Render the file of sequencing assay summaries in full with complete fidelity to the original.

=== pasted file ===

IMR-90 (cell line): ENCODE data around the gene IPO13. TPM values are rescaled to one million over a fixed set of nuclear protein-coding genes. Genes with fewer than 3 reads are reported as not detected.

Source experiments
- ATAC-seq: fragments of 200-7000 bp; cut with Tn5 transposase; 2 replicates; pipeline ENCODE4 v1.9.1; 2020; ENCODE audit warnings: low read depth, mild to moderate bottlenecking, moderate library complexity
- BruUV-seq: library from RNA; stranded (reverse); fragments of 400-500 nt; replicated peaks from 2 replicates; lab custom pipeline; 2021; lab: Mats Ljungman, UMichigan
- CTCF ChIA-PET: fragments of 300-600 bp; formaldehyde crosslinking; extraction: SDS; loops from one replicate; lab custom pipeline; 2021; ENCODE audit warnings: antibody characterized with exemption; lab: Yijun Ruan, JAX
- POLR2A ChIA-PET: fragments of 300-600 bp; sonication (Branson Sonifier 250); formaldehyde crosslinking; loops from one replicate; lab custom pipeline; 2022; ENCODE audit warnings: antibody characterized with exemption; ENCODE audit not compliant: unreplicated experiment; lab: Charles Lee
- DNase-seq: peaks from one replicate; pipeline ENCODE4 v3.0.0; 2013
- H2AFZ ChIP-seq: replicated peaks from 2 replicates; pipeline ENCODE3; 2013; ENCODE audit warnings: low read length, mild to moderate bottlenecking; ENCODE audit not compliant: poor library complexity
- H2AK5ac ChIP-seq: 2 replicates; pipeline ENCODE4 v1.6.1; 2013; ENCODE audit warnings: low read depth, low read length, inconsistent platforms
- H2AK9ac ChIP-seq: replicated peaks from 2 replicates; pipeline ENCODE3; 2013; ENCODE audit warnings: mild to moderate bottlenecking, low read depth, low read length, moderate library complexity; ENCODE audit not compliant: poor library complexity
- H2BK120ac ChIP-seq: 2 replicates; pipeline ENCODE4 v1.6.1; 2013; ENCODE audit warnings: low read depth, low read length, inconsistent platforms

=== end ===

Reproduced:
IMR-90 (cell line): ENCODE data around the gene IPO13. TPM values are rescaled to one million over a fixed set of nuclear protein-coding genes. Genes with fewer than 3 reads are reported as not detected.

Source experiments
- ATAC-seq: fragments of 200-7000 bp; cut with Tn5 transposase; 2 replicates; pipeline ENCODE4 v1.9.1; 2020; ENCODE audit warnings: low read depth, mild to moderate bottlenecking, moderate library complexity
- BruUV-seq: library from RNA; stranded (reverse); fragments of 400-500 nt; replicated peaks from 2 replicates; lab custom pipeline; 2021; lab: Mats Ljungman, UMichigan
- CTCF ChIA-PET: fragments of 300-600 bp; formaldehyde crosslinking; extraction: SDS; loops from one replicate; lab custom pipeline; 2021; ENCODE audit warnings: antibody characterized with exemption; lab: Yijun Ruan, JAX
- POLR2A ChIA-PET: fragments of 300-600 bp; sonication (Branson Sonifier 250); formaldehyde crosslinking; loops from one replicate; lab custom pipeline; 2022; ENCODE audit warnings: antibody characterized with exemption; ENCODE audit not compliant: unreplicated experiment; lab: Charles Lee
- DNase-seq: peaks from one replicate; pipeline ENCODE4 v3.0.0; 2013
- H2AFZ ChIP-seq: replicated peaks from 2 replicates; pipeline ENCODE3; 2013; ENCODE audit warnings: low read length, mild to moderate bottlenecking; ENCODE audit not compliant: poor library complexity
- H2AK5ac ChIP-seq: 2 replicates; pipeline ENCODE4 v1.6.1; 2013; ENCODE audit warnings: low read depth, low read length, inconsistent platforms
- H2AK9ac ChIP-seq: replicated peaks from 2 replicates; pipeline ENCODE3; 2013; ENCODE audit warnings: mild to moderate bottlenecking, low read depth, low read length, moderate library complexity; ENCODE audit not compliant: poor library complexity
- H2BK120ac ChIP-seq: 2 replicates; pipeline ENCODE4 v1.6.1; 2013; ENCODE audit warnings: low read depth, low read length, inconsistent platforms